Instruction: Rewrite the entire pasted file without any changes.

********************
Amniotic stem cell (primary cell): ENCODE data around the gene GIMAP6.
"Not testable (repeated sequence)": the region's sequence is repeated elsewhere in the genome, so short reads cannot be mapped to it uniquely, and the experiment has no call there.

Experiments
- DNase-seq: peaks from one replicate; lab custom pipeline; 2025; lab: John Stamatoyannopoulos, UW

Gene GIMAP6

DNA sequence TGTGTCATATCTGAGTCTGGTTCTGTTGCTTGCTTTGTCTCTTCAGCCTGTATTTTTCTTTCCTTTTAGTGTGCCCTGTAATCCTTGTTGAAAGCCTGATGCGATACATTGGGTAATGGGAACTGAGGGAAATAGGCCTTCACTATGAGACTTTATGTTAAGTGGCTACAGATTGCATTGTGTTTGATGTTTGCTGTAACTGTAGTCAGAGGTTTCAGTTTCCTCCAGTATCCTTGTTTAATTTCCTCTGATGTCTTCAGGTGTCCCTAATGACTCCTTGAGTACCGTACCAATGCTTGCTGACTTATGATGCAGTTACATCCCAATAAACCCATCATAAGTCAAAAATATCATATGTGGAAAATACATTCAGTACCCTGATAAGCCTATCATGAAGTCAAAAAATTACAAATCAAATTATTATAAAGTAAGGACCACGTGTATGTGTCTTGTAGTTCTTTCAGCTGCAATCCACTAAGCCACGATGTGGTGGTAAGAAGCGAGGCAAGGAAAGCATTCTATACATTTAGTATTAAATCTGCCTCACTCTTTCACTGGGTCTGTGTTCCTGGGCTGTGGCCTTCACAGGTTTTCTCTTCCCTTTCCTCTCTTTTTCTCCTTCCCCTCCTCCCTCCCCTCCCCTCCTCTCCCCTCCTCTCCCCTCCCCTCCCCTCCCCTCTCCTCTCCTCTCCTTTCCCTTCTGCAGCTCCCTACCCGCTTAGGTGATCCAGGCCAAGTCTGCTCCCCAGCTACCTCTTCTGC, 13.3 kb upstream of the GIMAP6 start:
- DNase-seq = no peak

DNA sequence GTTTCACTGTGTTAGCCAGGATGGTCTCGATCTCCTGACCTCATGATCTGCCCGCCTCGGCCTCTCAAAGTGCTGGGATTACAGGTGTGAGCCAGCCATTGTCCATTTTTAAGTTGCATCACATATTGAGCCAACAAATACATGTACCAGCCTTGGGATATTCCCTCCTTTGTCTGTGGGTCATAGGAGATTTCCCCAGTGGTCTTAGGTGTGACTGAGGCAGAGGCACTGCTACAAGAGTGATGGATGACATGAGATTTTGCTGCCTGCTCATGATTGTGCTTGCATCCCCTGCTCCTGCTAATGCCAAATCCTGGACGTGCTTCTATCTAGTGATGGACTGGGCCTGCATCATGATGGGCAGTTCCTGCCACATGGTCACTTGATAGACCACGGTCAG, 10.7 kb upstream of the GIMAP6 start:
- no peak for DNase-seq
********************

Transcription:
Amniotic stem cell (primary cell): ENCODE data around the gene GIMAP6.
"Not testable (repeated sequence)": the region's sequence is repeated elsewhere in the genome, so short reads cannot be mapped to it uniquely, and the experiment has no call there.

Experiments
- DNase-seq: peaks from one replicate; lab custom pipeline; 2025; lab: John Stamatoyannopoulos, UW

Gene GIMAP6

DNA sequence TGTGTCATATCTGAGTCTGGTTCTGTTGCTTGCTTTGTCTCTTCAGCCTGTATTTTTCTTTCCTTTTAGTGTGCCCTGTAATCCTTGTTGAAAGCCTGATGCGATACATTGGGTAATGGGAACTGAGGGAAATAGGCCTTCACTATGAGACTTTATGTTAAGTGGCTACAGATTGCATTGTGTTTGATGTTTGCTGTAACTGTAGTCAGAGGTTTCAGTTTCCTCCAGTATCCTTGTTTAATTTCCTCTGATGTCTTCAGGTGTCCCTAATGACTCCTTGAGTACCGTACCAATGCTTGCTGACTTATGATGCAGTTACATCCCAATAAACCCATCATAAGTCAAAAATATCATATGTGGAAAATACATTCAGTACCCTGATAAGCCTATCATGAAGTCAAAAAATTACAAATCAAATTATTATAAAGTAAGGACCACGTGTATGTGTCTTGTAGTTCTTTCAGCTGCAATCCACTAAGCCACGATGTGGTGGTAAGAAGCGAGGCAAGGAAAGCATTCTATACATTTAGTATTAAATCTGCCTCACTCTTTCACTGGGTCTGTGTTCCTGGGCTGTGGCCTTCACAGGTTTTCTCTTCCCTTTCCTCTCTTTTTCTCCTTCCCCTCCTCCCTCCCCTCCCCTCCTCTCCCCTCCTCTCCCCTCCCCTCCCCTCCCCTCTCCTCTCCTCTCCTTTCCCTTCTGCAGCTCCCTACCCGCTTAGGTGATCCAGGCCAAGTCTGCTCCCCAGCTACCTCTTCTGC, 13.3 kb upstream of the GIMAP6 start:
- DNase-seq = no peak

DNA sequence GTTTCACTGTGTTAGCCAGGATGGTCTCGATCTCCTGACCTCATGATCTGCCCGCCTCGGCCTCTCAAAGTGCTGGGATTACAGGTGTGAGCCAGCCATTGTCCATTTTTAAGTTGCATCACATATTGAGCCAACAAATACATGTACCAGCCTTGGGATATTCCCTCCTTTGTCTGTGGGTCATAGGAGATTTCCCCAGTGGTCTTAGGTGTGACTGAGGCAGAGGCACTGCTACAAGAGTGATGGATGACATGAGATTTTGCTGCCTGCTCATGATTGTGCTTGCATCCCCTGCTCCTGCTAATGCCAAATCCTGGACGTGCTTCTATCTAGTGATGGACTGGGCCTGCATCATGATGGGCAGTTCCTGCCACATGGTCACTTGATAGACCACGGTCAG, 10.7 kb upstream of the GIMAP6 start:
- no peak for DNase-seq